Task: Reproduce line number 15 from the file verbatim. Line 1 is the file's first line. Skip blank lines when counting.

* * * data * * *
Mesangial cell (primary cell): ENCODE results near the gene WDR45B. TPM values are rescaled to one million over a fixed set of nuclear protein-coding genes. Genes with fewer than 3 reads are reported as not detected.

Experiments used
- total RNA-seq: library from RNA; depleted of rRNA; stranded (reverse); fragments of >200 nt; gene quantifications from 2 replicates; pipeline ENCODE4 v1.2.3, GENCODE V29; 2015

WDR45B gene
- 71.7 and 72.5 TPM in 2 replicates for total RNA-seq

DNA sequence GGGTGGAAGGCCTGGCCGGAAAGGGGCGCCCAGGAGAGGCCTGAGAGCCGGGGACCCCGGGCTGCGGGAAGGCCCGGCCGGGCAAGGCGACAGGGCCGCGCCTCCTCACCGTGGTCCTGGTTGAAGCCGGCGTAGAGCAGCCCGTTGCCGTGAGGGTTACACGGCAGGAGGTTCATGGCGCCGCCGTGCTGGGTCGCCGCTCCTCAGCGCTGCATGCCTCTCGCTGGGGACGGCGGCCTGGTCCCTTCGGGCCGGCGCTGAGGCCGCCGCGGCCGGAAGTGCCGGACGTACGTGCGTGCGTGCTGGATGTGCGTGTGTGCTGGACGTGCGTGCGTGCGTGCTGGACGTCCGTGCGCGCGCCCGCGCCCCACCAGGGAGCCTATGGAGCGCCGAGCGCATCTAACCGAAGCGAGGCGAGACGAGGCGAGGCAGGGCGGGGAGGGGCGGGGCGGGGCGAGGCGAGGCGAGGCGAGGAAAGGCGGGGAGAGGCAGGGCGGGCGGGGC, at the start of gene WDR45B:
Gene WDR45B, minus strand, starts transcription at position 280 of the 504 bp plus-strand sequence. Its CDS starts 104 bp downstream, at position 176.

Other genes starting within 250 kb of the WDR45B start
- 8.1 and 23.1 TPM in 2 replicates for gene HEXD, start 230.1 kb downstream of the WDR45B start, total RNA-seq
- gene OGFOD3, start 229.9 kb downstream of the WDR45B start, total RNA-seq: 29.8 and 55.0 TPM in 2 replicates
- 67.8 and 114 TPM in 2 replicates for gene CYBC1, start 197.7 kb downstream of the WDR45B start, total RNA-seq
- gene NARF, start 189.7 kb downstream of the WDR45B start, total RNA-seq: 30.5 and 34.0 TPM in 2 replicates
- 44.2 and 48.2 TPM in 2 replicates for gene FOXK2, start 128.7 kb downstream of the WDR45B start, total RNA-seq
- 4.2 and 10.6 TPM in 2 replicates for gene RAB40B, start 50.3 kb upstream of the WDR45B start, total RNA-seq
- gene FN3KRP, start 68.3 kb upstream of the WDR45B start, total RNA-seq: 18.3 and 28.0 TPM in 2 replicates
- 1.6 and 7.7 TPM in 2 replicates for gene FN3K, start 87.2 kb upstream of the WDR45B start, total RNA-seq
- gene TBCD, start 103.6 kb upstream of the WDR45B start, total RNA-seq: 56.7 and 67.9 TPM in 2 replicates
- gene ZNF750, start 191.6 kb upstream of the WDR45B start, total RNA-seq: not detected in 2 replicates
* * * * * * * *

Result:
- gene FN3KRP, start 68.3 kb upstream of the WDR45B start, total RNA-seq: 18.3 and 28.0 TPM in 2 replicates